“We will have a vote total on June 23, but it will not be a certified total” he said. “The county will have until June 30 to have the results certified.”
Alexander said that his office will try to accommodate any resident who is unable to vote through the mail. The County Clerk’s Office will be available for voting by appointment on the dates of June 8-June 22, during the office’s regular business hours on Monday through Friday. Those wanting to vote this way should call the Clerk’s Office at 270/597-2624 or email Clerk Alexander at firstname.lastname@example.org or Deputy Clerk Jason Alexander at email@example.com. Saturday office hours have been suspended since the Courthouse closure in mid-March.
In addition, County Clerk Alexander said that individuals wanting to be on the General Election ballot for the local elections for Brownsville City Mayor, Brownsville City Council, School Board Districts One, Three, and Five, and four positions on the Soil Conservation Board have until June 2 to turn in their paperwork.
“I know that it is odd that those wishing to file for these positions will have turn in the necessary paperwork prior to the Primary Election, but we have been advised that this deadline was set prior to the Primary being pushed back, and remains the same” said Alexander.
Currently, the only filings have been current Brownsville Mayor Jerry L. Meredith and Brownsville City Council member Greg Nugent refiling, and incumbent school board members Alexander Ulm of District One and Paul Forester of District Five.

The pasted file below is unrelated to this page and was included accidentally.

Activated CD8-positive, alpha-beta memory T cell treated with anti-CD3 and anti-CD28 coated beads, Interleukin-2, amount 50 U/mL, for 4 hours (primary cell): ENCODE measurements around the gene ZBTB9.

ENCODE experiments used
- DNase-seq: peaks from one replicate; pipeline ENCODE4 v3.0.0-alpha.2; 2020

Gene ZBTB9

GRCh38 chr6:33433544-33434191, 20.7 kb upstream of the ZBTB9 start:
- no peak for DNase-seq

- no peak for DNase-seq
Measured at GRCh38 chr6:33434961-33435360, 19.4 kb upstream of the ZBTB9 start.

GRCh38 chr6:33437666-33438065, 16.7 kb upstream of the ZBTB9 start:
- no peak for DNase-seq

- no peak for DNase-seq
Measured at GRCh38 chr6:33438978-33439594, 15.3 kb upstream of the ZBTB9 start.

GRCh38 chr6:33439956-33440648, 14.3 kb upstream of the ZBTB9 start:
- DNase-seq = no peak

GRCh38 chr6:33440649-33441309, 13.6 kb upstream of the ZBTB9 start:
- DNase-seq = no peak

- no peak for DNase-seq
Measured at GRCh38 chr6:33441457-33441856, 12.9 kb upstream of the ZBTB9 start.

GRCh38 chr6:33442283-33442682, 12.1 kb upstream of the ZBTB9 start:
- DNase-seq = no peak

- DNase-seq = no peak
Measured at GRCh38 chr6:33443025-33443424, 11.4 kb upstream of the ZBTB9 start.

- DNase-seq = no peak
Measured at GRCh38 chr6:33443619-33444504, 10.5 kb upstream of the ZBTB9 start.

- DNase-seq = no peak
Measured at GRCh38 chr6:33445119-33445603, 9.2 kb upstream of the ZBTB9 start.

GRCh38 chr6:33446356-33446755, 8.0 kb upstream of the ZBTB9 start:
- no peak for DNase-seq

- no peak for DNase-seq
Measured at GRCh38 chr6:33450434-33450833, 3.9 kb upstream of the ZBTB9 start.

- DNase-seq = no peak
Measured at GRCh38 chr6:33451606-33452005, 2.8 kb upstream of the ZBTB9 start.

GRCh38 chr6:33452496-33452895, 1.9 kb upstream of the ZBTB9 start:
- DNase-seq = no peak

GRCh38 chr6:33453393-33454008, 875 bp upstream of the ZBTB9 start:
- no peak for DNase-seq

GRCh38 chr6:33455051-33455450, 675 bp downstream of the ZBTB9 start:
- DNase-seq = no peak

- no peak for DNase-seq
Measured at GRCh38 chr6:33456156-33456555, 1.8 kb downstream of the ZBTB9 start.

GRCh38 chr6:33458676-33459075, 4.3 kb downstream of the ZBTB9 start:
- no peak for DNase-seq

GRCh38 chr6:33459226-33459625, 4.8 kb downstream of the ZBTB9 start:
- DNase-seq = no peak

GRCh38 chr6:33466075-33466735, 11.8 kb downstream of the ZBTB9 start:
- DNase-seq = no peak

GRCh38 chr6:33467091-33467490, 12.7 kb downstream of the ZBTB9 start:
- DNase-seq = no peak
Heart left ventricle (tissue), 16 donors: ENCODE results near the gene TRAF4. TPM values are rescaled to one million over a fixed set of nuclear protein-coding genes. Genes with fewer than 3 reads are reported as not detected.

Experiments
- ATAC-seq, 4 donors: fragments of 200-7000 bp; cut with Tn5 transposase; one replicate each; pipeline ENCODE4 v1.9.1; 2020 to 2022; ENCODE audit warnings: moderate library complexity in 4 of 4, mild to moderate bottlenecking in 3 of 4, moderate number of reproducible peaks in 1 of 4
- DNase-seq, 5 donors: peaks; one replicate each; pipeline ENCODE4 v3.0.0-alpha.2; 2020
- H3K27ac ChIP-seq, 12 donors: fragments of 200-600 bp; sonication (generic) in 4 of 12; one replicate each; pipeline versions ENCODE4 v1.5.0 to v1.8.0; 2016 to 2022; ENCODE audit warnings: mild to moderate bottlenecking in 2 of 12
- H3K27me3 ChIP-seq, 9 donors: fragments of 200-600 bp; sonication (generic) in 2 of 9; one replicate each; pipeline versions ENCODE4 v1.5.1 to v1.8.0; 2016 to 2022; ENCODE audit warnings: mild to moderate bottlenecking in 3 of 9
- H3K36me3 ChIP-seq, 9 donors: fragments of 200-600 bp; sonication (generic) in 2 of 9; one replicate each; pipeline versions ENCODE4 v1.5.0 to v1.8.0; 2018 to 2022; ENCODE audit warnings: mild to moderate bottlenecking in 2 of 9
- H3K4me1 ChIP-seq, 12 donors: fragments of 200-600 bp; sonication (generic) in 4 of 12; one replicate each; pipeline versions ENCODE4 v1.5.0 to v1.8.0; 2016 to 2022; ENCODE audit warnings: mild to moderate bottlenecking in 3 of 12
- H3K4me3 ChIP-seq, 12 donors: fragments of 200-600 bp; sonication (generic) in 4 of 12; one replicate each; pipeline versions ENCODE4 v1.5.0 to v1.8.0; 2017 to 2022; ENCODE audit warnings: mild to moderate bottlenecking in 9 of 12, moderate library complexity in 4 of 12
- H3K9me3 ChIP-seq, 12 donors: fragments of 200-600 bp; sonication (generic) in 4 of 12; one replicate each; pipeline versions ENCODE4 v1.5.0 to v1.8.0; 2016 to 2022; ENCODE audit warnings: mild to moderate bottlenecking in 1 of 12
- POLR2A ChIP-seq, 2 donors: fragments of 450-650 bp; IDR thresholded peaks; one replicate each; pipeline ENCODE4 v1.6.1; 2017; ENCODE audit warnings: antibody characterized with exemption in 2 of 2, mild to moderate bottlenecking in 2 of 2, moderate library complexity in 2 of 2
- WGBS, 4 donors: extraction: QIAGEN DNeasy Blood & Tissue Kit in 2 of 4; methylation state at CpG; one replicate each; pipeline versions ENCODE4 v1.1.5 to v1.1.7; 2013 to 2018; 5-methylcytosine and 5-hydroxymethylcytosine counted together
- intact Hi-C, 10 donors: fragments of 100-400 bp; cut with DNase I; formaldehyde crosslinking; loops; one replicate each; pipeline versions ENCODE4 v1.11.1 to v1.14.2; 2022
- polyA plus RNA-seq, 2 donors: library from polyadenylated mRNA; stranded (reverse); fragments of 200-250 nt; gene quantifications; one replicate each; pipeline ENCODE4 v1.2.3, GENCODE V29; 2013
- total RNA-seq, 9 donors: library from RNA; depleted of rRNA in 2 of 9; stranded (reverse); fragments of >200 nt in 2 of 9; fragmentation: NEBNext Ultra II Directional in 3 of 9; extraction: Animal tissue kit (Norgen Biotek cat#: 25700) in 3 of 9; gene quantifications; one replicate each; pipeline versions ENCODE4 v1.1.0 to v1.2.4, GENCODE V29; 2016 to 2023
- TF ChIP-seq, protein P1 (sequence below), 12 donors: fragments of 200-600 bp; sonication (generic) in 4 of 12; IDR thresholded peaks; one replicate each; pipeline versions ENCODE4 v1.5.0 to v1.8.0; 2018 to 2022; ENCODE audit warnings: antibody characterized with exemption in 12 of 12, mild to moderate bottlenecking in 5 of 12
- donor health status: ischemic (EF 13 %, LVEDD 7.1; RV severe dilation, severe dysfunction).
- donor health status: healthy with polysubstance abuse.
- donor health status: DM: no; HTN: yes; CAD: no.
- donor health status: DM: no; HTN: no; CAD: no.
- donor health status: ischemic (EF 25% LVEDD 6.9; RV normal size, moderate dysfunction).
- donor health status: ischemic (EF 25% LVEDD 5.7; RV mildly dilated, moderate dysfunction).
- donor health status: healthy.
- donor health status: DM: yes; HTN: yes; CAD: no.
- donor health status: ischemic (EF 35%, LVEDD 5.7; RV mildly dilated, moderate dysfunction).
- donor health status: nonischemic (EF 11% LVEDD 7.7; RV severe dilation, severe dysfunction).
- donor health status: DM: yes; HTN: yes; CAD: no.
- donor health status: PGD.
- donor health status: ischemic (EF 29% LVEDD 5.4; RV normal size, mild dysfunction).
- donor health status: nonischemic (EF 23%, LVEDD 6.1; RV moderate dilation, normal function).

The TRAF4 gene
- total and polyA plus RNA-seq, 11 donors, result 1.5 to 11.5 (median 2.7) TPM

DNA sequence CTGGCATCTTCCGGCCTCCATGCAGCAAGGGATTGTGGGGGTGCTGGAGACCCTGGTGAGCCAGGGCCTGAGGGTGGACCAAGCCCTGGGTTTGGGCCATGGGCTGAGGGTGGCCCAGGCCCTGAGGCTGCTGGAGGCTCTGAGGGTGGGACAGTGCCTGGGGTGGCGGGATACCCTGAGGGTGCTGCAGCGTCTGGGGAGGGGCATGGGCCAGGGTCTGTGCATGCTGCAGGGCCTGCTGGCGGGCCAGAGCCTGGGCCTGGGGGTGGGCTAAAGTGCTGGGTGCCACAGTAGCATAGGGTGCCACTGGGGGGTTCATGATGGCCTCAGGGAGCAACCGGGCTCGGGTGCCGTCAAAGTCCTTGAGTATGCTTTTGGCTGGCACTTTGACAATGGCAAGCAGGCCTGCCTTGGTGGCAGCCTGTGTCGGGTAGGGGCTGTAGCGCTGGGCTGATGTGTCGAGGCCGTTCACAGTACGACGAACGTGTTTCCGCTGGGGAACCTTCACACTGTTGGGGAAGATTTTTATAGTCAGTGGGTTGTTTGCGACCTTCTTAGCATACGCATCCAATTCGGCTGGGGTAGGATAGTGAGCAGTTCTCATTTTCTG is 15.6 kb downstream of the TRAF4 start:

Clerk Alexander went on to say “If someone is seeking to file for one of these positions, they can call our office or reach us by e-mail and we will find a way to get them their filing paperwork. Likewise, when their paperwork is complete, we make arrangements to receive them before that June 2 deadline.” Ballot positions will be scheduled to be drawn at a later date.
While the County Clerk’s Office handles a number of items, elections are among the forefront of all responsibilities. As a result, Clerk Alexander said that the election is one of the primary reasons he is not planning to re-open his office until the coronavirus pandemic has further subsided, which could be after this Primary Election.
“We must be able to safely have an election. In a four-person office like ours, especially given the nature of this virus, safety is of the utmost concern” he said. “We really want to be able to re-open as soon as possible, but we have to get through this election, without question.”
In closing, Clerk Alexander is hoping for safety for everyone.
“If you plan to come to the Community Center to vote in the usual manner, just know that it will likely take a bit longer and lines could become long. I know some people want to vote the way they always do, and we respect that and are making sure that option is available.”
*NOTE: Party affiliation changes made after December 31, 2019 prohibit voters from voting in this Primary Election.